[LINK] Green web servers with netbook components

Tom Worthington Tom.Worthington at tomw.net.au
Wed May 20 08:43:50 AEST 2009

At 11:15 AM 19/05/2009, Adrian Chadd wrote:
>On Tue, May 19, 2009, Tom Worthington wrote:
> > The conventional thinking on servers has been high density
> > specialization ...
>The conventional thinking is "write crappy software, run an untuned OS,
>and only scale by adding boxes."

Yes. I did find it curious at the ACS Victorian Branch Green IT 
conference to hear a series of speakers talking about a wonderful 
"new" invention: Virtualisation. This is what we used to do back when 
multi-user, multi-tasking operating systems were used on mainframe 
computers. You only had one computer so you had to carefully balance 
the load. It seems that the PC generation are having to relearn how 
to do this and repeating the mistakes of the past, having not learnt 
from history.

It seems very odd that someone would take an application designed for 
a single user operating system (such as old Microsoft Windows) and 
try to virtualize it. The obvious thing to do instead is to get a 
version of the application designed to run on a multi-user, 
multitasking operating system and then run that on a multi-user, 
multi-taking operating system. You might then still decide to 
virtualize the machine that is running on, but will have fewer 
problems because the application will be designed to cohabit with others.

If you have some legacy application you may be stuck with trying to 
virtualise it. But that should be the last option and used for 
important enterprise applications.

>... how do you think you'd run an always-up webserver for a small 
>remote rural community?  ...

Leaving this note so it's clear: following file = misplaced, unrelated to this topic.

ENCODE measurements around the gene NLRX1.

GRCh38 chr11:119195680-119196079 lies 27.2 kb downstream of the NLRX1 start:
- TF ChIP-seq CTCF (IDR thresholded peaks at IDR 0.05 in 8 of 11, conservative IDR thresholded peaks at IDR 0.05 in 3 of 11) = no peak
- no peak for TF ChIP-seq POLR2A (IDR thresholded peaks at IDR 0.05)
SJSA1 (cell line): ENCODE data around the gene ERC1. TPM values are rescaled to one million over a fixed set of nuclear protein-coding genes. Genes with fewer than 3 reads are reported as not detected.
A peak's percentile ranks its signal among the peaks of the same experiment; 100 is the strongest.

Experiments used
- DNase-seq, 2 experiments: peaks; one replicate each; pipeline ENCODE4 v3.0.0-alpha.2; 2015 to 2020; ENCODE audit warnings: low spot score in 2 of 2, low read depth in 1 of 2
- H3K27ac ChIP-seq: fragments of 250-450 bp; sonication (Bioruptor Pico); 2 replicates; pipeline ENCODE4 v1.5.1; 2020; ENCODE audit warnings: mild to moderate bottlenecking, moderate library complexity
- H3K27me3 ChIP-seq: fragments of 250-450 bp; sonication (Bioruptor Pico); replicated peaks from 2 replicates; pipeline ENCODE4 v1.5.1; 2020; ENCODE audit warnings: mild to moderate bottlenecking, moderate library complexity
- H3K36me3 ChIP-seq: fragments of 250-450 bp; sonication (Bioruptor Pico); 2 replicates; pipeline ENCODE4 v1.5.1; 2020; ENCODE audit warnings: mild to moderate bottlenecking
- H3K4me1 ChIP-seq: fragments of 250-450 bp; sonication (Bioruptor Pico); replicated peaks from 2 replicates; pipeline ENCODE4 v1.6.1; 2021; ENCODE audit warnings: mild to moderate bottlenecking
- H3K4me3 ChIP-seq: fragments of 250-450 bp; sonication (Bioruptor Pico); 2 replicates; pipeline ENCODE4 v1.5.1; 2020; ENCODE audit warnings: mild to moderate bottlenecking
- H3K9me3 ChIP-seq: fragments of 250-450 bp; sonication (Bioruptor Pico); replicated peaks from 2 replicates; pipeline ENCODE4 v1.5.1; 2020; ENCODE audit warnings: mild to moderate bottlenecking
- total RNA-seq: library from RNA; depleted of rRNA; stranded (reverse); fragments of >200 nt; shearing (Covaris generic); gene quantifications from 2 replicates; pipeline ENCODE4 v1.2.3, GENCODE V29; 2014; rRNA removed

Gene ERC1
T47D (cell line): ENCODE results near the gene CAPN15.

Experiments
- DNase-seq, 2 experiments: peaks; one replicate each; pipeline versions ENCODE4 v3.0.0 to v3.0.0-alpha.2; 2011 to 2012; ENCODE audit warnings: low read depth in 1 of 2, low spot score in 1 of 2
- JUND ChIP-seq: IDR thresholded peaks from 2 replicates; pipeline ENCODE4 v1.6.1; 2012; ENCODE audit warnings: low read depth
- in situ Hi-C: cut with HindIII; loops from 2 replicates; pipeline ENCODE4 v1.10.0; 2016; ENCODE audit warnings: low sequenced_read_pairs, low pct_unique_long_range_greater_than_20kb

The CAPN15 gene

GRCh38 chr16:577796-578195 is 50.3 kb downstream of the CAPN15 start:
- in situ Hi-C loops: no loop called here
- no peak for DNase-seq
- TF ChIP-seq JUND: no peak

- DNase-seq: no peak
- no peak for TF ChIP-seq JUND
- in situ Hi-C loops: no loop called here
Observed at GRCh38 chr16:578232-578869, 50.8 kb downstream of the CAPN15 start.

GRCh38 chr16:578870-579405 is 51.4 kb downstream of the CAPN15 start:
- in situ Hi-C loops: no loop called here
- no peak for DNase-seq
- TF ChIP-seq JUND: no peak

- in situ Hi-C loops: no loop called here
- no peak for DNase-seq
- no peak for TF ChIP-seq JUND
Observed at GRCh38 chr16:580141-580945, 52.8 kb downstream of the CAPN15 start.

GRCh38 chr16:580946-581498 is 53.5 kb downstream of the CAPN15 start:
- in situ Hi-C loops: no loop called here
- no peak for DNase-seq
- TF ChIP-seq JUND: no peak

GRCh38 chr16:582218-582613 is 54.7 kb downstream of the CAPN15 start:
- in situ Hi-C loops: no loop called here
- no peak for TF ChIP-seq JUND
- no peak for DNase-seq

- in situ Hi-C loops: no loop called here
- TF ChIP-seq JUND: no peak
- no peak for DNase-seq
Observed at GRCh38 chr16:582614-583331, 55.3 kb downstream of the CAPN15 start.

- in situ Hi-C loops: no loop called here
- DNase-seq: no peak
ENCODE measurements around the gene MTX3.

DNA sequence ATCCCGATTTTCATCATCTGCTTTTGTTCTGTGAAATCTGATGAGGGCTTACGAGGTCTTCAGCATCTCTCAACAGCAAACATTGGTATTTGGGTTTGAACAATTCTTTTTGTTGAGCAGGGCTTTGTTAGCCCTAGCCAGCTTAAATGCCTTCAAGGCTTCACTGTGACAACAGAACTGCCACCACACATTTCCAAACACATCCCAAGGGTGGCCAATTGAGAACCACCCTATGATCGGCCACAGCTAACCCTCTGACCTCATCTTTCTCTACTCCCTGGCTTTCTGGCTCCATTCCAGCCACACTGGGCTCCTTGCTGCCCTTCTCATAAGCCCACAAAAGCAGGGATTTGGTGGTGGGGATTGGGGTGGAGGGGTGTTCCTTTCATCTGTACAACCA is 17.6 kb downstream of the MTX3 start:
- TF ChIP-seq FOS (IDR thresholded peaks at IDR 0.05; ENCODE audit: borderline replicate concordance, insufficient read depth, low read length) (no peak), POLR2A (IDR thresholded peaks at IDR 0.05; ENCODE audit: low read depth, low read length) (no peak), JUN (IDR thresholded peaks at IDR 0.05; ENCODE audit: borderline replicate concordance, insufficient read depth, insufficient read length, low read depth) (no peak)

A few weeks ago I was contacted by a company which provides servers 
for health centers in small remote rural communities of Northern 
Territory <http://www.convergence.com.au/managedservices>. They 
provide thin client hardware with satellite links to virtualised 
hardware in a remote data centre. The thin clients are cheap laptops 
and the servers are hosted by AC3 at the ATP in Sydney <http://www.ac3.com.au>.

It is claimed they can virtualise a Microsoft Windows application and 
have it running at a reasonable speed using specialized software 
<http://www.netleverage.com/Technology_Portfolio.html>. I saw a demo, 
but this was in a city over ADSL and so not useful for judging the 
speed via satellite in remote areas. This arrangement reminded me of 
a dog playing the piano: it is not that it plays well, but that it 
can play at all.

Tom Worthington FACS HLM tom.worthington at tomw.net.au Ph: 0419 496150
Director, Tomw Communications Pty Ltd            ABN: 17 088 714 309
PO Box 13, Belconnen ACT 2617                      http://www.tomw.net.au/
Adjunct Senior Lecturer, Australian National University  

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